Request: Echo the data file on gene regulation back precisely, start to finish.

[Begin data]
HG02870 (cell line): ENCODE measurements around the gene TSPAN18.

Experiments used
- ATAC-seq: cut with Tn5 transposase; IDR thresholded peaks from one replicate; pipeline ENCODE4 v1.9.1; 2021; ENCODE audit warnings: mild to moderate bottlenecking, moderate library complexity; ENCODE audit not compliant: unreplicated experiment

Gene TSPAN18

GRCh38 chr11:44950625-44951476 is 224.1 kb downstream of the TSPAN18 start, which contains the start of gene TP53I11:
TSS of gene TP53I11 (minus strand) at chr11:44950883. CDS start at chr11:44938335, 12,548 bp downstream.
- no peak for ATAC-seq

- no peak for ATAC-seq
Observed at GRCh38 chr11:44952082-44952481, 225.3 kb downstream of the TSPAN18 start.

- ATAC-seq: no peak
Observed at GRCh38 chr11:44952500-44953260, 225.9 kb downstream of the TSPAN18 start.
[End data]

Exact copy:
HG02870 (cell line): ENCODE measurements around the gene TSPAN18.

Experiments used
- ATAC-seq: cut with Tn5 transposase; IDR thresholded peaks from one replicate; pipeline ENCODE4 v1.9.1; 2021; ENCODE audit warnings: mild to moderate bottlenecking, moderate library complexity; ENCODE audit not compliant: unreplicated experiment

Gene TSPAN18

GRCh38 chr11:44950625-44951476 is 224.1 kb downstream of the TSPAN18 start, which contains the start of gene TP53I11:
TSS of gene TP53I11 (minus strand) at chr11:44950883. CDS start at chr11:44938335, 12,548 bp downstream.
- no peak for ATAC-seq

- no peak for ATAC-seq
Observed at GRCh38 chr11:44952082-44952481, 225.3 kb downstream of the TSPAN18 start.

- ATAC-seq: no peak
Observed at GRCh38 chr11:44952500-44953260, 225.9 kb downstream of the TSPAN18 start.